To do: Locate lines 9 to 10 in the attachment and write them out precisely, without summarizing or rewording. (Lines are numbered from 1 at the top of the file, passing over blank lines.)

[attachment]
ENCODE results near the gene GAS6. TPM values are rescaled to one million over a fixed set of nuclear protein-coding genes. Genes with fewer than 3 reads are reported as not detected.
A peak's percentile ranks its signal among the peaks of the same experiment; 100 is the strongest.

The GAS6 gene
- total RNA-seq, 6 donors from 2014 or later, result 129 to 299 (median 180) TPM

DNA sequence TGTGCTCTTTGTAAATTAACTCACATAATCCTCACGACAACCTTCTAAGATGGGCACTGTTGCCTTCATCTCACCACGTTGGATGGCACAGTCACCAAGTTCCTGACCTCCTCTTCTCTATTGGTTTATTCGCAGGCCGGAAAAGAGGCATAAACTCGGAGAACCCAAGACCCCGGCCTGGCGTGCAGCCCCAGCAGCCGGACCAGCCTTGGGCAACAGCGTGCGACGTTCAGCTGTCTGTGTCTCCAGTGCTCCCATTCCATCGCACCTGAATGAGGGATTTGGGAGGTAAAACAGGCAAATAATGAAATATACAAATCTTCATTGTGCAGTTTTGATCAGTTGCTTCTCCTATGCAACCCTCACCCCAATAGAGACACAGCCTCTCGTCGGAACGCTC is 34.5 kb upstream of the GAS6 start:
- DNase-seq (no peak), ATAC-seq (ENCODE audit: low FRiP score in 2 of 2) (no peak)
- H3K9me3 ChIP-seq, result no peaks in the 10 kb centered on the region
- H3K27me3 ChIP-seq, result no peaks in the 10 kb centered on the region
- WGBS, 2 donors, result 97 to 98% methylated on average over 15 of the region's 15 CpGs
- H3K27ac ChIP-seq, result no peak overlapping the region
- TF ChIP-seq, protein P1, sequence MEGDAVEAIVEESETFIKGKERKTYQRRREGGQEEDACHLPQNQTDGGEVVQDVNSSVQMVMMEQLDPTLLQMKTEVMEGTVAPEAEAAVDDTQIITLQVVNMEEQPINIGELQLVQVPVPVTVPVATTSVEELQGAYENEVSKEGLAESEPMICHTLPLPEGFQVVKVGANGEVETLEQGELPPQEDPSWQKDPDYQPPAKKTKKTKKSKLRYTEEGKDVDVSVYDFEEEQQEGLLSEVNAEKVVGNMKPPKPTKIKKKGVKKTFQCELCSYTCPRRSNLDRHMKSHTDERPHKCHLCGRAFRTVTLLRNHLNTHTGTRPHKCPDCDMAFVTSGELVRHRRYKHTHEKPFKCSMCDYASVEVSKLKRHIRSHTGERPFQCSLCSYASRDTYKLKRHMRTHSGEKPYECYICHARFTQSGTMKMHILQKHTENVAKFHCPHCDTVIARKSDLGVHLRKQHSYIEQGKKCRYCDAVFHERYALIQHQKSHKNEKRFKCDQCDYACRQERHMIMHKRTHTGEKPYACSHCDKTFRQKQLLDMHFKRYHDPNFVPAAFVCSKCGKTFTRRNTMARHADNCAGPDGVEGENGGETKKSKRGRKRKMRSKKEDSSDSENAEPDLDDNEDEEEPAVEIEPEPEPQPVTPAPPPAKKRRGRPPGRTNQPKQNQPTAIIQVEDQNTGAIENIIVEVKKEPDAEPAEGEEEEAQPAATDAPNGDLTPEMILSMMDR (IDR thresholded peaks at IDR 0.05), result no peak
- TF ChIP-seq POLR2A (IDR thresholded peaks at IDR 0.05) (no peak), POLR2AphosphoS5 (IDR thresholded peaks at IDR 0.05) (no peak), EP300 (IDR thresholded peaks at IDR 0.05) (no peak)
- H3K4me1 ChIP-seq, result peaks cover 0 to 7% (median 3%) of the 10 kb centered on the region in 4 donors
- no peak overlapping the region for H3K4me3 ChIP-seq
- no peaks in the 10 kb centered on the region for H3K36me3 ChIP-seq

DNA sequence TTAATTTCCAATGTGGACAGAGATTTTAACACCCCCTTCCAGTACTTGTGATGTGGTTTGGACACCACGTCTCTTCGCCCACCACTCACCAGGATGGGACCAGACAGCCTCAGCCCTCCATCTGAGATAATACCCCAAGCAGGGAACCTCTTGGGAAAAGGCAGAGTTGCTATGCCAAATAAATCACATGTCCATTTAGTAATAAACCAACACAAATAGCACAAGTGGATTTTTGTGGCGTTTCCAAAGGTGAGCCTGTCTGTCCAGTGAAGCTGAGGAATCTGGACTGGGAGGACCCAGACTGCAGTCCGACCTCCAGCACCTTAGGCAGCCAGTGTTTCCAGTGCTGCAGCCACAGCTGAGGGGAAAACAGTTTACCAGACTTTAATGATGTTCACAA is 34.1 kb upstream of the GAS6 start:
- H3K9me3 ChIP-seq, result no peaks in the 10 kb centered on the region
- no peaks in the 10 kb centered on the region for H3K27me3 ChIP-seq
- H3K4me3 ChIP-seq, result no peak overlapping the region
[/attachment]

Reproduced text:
- WGBS, 2 donors, result 97 to 98% methylated on average over 15 of the region's 15 CpGs
- H3K27ac ChIP-seq, result no peak overlapping the region